So the Olympics has come and gone amid the usual “These were the best Games ever” accolades that seem the automatic verdict issued every four years, with Atlanta in 1996 being the exception that proves the rule. How did New Zealand do? For the record, New Zealand reportedly came in either 16th or 18th in terms of the medals won (with the difference seeming to come down to how you weighted the results for gold/silver/bronze) 20th in terms of medals per GDP size, 4th in terms of medals won per population and interestingly, a relatively distant 35th in terms of the medals won in proportion to the size of the team that we sent to London – which, according to our Olympic chef de mission Dave Currie, consisted of 184 competitors in London and 140 support staff. That team size figure will be of interest to Sports Minister Murray McCully, who presides over the allocation of $60 million annually for high performance sport in this country. Already, it has been announced that spending on high performance sport will be frozen for the next two years. Once the closing ceremony hangovers have worn off, some sporting codes may be in for a hard time.
Some news outlets have emphasised (“Oarsome!”) the disproportionate contribution that rowing made to our team’s success in London, with three of the five golds and five medals overall (out of our total of 13) being won on the rowing course. Looking across the starting line-up in most of the rowing “A” finals it was striking how much the fields were dominated by competitors from Europe, North America, Australia and New Zealand. Africa, Asia and the Middle East were all but invisible within a regatta that tended to resemble what the Olympics movement looked like 50 years ago.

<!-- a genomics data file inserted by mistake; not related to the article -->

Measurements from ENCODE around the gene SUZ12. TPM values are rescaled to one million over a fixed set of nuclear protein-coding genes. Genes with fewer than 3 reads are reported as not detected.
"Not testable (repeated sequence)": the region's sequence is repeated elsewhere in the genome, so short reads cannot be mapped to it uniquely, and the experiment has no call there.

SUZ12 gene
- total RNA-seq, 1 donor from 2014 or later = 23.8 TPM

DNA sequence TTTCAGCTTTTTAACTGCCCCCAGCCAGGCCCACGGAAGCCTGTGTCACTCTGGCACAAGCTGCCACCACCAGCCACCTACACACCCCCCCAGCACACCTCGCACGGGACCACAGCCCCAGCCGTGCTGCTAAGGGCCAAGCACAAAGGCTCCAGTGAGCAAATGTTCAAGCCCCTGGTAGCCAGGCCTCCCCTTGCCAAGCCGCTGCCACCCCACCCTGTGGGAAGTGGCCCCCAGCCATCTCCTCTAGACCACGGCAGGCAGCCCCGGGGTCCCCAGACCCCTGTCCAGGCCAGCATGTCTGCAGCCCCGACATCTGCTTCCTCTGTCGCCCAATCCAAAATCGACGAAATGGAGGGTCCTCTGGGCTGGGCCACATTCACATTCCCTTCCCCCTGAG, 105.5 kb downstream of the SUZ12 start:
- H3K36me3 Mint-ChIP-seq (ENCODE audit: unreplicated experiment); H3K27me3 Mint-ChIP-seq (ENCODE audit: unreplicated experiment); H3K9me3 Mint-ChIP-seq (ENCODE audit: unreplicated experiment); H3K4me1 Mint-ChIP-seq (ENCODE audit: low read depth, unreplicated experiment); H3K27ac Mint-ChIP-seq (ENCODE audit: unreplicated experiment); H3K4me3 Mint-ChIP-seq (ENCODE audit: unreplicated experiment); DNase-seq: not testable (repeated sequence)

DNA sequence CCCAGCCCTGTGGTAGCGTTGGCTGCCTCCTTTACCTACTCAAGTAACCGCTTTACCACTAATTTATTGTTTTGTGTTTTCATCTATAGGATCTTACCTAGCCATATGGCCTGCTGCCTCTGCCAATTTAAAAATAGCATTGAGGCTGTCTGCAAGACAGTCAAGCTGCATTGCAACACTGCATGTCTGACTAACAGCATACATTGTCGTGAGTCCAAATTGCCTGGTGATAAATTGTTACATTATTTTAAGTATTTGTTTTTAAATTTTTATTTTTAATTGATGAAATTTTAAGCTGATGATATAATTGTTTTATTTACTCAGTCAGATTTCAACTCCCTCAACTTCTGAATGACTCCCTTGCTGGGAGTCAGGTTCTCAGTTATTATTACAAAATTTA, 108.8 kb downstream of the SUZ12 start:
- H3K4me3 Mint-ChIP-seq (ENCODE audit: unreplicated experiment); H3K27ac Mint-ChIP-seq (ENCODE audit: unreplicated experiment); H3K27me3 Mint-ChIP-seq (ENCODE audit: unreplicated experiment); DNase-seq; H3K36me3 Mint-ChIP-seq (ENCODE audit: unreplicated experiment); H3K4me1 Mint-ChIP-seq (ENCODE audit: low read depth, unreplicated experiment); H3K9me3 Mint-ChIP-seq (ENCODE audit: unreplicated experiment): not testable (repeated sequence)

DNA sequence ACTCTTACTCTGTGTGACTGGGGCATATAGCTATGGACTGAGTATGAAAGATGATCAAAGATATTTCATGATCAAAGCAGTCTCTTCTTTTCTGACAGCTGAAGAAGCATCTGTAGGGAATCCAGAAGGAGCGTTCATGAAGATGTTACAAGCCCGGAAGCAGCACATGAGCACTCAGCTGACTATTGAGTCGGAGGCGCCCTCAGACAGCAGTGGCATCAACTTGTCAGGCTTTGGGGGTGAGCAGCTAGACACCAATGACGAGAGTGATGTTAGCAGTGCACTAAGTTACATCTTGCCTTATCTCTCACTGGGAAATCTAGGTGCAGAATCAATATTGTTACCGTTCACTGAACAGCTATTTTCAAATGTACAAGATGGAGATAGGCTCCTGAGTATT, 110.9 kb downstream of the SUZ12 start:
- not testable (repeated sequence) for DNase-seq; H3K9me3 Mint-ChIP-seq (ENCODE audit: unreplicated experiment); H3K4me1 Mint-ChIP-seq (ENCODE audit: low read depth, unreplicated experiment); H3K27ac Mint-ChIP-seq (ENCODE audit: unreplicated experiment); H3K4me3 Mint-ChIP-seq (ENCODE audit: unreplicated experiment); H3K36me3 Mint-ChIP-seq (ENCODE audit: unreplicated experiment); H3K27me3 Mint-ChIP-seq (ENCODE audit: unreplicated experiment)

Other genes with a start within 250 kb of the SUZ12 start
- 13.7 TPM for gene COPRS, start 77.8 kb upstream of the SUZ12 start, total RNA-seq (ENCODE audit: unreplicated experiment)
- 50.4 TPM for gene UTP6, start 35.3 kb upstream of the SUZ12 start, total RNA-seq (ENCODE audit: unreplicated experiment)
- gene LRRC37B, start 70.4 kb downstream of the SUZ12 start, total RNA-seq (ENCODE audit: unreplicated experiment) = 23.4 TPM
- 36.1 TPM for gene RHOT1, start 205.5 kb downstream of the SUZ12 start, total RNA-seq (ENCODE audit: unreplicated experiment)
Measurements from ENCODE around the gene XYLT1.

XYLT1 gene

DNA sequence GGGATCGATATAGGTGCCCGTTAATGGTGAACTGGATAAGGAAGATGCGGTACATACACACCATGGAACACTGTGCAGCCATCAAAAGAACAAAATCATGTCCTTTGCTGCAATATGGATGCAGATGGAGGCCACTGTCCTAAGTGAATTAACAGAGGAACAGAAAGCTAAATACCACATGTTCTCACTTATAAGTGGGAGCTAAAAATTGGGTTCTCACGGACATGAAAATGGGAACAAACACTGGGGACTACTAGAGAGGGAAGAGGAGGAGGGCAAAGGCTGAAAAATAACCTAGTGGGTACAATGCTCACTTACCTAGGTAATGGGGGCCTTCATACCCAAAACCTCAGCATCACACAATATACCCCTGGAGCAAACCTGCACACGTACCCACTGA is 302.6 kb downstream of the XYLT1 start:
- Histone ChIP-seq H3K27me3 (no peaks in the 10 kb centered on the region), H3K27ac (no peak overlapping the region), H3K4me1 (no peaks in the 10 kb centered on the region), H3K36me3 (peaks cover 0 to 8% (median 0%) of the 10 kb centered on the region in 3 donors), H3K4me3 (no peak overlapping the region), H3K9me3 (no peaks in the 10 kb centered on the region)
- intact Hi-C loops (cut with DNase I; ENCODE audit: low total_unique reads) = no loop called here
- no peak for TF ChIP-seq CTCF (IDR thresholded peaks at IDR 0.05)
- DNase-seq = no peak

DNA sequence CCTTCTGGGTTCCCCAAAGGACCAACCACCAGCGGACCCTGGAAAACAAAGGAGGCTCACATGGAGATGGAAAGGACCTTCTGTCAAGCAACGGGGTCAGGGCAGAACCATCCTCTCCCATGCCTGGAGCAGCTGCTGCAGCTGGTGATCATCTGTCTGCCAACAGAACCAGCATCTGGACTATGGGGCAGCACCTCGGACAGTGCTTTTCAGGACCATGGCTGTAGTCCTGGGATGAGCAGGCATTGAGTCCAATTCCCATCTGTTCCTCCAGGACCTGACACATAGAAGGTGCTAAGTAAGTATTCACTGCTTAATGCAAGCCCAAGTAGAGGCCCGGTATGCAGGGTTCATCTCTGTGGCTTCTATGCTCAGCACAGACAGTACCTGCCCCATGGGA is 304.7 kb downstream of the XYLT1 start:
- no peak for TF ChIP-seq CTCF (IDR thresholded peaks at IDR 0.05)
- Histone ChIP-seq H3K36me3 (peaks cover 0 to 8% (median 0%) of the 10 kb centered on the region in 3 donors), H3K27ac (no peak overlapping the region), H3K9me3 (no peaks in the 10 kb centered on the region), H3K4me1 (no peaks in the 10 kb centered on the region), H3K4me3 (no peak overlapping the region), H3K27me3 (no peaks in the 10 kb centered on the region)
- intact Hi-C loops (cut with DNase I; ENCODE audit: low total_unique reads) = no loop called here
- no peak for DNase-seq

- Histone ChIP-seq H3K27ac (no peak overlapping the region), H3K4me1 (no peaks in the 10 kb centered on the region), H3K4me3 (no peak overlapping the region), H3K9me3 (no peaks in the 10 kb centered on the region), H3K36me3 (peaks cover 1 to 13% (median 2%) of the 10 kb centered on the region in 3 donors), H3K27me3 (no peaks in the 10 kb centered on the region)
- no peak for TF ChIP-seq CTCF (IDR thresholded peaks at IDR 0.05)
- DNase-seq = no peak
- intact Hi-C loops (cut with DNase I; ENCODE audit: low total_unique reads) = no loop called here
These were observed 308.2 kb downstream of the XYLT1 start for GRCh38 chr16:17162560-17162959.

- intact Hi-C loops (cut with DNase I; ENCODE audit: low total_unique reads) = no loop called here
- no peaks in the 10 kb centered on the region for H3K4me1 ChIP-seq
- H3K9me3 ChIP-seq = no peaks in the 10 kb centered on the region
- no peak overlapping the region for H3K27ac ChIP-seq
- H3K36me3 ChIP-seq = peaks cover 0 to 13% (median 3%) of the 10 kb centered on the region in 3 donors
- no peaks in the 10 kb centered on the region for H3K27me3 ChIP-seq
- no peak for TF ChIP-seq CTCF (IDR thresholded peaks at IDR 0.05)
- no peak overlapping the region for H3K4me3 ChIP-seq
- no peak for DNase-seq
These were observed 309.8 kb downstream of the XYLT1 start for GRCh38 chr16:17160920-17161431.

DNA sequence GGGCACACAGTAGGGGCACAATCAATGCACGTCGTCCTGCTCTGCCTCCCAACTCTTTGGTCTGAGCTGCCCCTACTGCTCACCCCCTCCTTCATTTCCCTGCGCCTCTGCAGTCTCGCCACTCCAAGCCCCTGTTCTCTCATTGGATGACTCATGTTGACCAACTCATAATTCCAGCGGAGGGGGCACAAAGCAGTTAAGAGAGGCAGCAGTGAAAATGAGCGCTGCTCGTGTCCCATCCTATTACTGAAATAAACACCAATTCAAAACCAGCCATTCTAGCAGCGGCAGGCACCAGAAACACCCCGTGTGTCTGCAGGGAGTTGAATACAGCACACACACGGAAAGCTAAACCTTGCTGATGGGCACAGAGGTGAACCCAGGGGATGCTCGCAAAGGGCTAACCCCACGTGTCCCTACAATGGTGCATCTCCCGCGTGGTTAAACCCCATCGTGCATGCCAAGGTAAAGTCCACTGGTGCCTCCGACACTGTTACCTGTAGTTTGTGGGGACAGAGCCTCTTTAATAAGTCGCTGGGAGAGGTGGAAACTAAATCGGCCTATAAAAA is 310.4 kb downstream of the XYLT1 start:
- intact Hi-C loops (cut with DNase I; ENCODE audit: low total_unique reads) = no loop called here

On the other hand, rowing and sailing – where we did so well – also happen to have been the sports selected by American statistician Nate Silver (in a column written before the Games began) as the two most ‘open” sports on the Olympic roster of sports. These are the sports that (theoretically at least) offer the most medal winning opportunities to countries other than those that have traditionally dominated the sport. Assuming of course, the technology to perform at top level is available, and/or affordable.
Murray McCully, please take note. Silver’s column homed in on how a cash strapped nation might try to maximise their medal winning potential by focussing on three related elements:
The first [element] economic balance, shows the wealth of Summer Olympics medal winners — as measured by their countries’ per capita G.D.P. — since 1996, the year my analysis begins. The second one, competitive balance, indicates how much a sport is dominated by a few countries. The final measure, medal abundance, indicates the number of medals awarded per competitor. The formula basically comes down to finding a sport that is cheap to compete in, isn’t already dominated and gives out a disproportionate number of medals. It suggests how an upstart Olympic nation can reach the podium a few times more often. The average medal winner comes from a country with per capita G.D.P. of $27,000 in today’s dollars, which is well above the worldwide average of around $11,000.
Snap! New Zealand’s per capita GDP in 2011 was $27, 668. We’re right on the average per capita earnings for medal winning, so no excuses on that front. All we have to do now is choose the sports that we invest in carefully. On the London statistics, the hotly and widely contested sports such as athletics (where we won a solitary silver medal) and swimming may not be the wisest ones in which to allocate our resources. (Despite our relative failure in the men’s and women’s triathlons in London, we do have prior form in that area, and should persist.) The cheapest to invest in, least already colonised sports with the most medals per contestant on offer? On Silver’s analysis these were wrestling, taekwondo and weight lifting. McCully would probably add BMX biking.
The initial report of the MMP review is reportedly out later today, with trade-offs rumoured to be possible between the 5% threshold and the electorate seat ‘coat tail’ effect. The item to watch out for is the ratio of list seats to electorate seats. Since the SM (supplementary member) model was firmly rejected by voters at the last election it will be outrageous if there is any significant change in that direction. More on this tomorrow.